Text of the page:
Plein Air Fridge

Written By: Joanne  Pateman

We have a plein air fridge.

A friend had an extra and they asked if we wanted it. Of course.

It is a simple white fridge, not brand new but not vintage either, with a separate upper freezer.

She sits balanced regally on four concrete blocks listing only slightly to the left, outside in the backyard partially hidden by overgrown weeds. She is plugged into an outdoor socket, the orange extension cord secured to the side of the cottage with silver gaffers tape. Now in its second season, signs of creeping brown rust around the edges and across the front door are in evidence. You might get a little rusty if left outside all year in the elements even though covered well with a big tarpaulin when we leave after Labor Day. But the bounty inside!

Magnums of Ardeche Chardonnay, bottles of Paumanok Reisling, Chenin Blanc, generic Pinot Grigio and Wolffer’s Summer in a Bottle Rose´. The varieties of beer include Corona and Corona Light, Bass, Samuel Adams, Blue Moon, and a 12 pack of Heineken.

The freezer is full of bags of ice piled on top of casseroles of stuffed giant shells with ricotta and spinach, a strawberry rhubarb crisp, one plum torte, and some salmon filets from Cor-J in Hampton Bays. Cor-J sells the freshest fish with the best prices. You know it’s an authentic market when you walk in the door and you see guys in thigh-high rubber boots filleting fish and tossing the guts with abandon into a plastic bin.

The fridge also contains rows of homemade jam prepared by my husband, the Jam Man. Apricot, cherry, strawberry rhubarb, and soon to be blackberry once they are ready to be picked at the end of July from Hank’s Farm stand in Southampton. We walk the rows of three different varieties of blackberries, some as large as plums. Our boxes are placed on a cardboard pannier with a handle for easier carrying. I used to make jam from fruit we grew like raspberries, blackberries and gooseberries. One day as I was ladling the fruit into jars, my husband said, “Why don’t you make plum jam?”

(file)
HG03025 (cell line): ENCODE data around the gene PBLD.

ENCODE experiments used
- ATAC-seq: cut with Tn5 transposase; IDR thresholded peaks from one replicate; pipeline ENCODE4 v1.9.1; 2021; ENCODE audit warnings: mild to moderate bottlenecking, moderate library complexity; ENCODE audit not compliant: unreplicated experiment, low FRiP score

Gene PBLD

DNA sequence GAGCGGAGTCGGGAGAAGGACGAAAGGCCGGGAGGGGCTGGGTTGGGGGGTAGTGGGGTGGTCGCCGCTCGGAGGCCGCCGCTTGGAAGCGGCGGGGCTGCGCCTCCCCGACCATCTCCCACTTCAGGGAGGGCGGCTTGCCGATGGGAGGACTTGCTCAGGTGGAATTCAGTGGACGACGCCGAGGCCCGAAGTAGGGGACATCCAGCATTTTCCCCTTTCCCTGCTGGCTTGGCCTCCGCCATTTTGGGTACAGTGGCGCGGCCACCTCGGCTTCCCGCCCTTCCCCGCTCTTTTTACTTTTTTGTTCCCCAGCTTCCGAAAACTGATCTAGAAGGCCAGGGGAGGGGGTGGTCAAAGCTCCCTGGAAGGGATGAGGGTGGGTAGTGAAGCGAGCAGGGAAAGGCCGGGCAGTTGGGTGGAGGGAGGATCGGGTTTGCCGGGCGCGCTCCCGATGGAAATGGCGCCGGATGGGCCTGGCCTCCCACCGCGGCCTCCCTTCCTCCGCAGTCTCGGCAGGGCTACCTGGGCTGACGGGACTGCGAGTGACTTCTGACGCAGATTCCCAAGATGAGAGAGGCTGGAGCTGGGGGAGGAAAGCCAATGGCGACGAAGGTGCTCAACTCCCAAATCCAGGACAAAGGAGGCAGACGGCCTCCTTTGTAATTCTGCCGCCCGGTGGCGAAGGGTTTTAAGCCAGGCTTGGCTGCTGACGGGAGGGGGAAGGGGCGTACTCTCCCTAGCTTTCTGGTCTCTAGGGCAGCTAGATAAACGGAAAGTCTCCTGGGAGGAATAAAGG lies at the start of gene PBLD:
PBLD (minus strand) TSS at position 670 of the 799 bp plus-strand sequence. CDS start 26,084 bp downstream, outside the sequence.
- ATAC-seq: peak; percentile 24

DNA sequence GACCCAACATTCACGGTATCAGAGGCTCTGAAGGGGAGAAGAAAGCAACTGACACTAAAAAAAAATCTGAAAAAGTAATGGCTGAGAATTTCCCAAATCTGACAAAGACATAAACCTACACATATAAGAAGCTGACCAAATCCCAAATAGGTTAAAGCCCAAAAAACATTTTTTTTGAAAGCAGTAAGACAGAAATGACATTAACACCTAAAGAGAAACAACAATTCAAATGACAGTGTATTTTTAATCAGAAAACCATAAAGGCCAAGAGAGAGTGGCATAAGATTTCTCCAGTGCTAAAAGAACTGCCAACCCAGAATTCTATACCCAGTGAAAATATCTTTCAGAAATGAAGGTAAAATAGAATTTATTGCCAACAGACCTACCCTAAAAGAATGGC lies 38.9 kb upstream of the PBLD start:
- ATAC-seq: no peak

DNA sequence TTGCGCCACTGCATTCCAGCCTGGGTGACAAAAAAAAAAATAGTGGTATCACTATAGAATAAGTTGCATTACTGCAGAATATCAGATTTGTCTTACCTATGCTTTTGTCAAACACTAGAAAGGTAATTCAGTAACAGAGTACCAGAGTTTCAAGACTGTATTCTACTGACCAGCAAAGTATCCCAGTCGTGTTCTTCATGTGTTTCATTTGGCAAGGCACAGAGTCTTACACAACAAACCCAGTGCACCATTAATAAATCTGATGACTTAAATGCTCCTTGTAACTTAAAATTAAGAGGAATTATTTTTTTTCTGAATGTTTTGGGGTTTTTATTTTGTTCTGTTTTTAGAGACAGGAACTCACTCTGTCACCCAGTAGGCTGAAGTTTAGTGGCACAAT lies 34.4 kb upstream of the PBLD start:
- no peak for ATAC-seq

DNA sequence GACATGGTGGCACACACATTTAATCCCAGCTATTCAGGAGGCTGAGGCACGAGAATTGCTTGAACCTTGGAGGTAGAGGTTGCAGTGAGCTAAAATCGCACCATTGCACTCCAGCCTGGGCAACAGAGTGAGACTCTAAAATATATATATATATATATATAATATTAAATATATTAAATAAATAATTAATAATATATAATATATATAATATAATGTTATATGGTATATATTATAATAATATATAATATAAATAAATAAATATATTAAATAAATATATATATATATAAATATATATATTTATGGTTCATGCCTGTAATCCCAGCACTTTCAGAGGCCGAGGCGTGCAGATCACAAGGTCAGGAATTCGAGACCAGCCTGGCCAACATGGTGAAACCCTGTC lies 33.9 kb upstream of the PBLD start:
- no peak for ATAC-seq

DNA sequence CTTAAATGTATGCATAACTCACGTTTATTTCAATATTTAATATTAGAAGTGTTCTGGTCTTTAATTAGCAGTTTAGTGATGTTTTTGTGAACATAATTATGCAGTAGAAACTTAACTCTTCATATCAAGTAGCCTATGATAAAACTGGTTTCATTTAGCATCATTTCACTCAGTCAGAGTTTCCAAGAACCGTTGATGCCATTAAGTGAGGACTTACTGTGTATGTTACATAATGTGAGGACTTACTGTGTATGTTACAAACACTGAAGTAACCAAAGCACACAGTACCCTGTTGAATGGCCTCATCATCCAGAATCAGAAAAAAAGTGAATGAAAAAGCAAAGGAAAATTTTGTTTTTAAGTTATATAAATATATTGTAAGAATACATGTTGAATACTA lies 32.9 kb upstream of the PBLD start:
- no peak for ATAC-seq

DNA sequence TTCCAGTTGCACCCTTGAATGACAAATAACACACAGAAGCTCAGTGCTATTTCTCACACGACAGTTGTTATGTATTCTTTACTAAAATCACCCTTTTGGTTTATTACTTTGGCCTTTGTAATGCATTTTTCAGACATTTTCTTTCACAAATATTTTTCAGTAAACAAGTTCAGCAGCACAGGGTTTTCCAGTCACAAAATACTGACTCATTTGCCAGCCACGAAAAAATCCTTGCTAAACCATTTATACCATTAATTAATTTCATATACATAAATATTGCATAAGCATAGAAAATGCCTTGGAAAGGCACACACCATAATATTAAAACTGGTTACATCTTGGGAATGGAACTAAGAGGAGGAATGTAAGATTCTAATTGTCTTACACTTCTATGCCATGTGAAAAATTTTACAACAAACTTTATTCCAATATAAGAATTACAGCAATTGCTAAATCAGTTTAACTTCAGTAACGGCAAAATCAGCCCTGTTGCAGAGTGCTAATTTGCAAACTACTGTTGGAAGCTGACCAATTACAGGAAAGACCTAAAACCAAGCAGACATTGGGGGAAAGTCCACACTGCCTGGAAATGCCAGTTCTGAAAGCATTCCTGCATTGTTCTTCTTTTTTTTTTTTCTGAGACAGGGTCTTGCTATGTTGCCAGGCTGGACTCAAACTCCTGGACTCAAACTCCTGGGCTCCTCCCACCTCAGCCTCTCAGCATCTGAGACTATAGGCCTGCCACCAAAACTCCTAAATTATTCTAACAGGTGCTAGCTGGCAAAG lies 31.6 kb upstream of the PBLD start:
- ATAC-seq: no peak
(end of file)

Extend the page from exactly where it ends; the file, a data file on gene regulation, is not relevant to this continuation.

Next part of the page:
I countered, “Why don’t you make plum jam?” and I haven’t made jam since.

The fridge was also a useful place to store the American Flag Cake I made for our 4th of July party. I carefully balanced the sheet cake decorated with a field of whipped cream, blueberries for the stars, and rows of strawberry stripes on a case of Corona. It fit perfectly.

Our 4th of July party was a big success with a bass player and guitarist playing music all evening, good food and a young pro from the golf club to be bartender. He had to beat a path through the overgrown bushes to get to the fridge to replenish wine and beer. His face registered disbelief when I showed him how he had to forge a path through the jungle of prickly Rosa rugosa and blue hydrangeas to get to the fridge.

Roast chicken thighs with ginger, grilled steak, afore mentioned stuffed shells and a huge salad of beets, green beans, cucumbers, toasted pine nuts and tomatoes completed the menu.

Fireworks when it got dark finished off a lovely evening. I couldn’t take credit for the yellow moon or the perfect weather. We sat around the fire and told tales into the night. The stars told us when to go home. Later that night, when our guests were gone the full moon shone like a spotlight on our fridge as if she were a Hollywood star. The plein air fridge was a silent sentinel to a wonderful evening.

So although at our house in the village we have an extra fridge in the basement for the overflow, our plein air fridge at Towd Point is special. She stands tall and stately, our beverage goddess full of beer, wine and homemade jams.

I open her and see the abundance. I feel wealthy.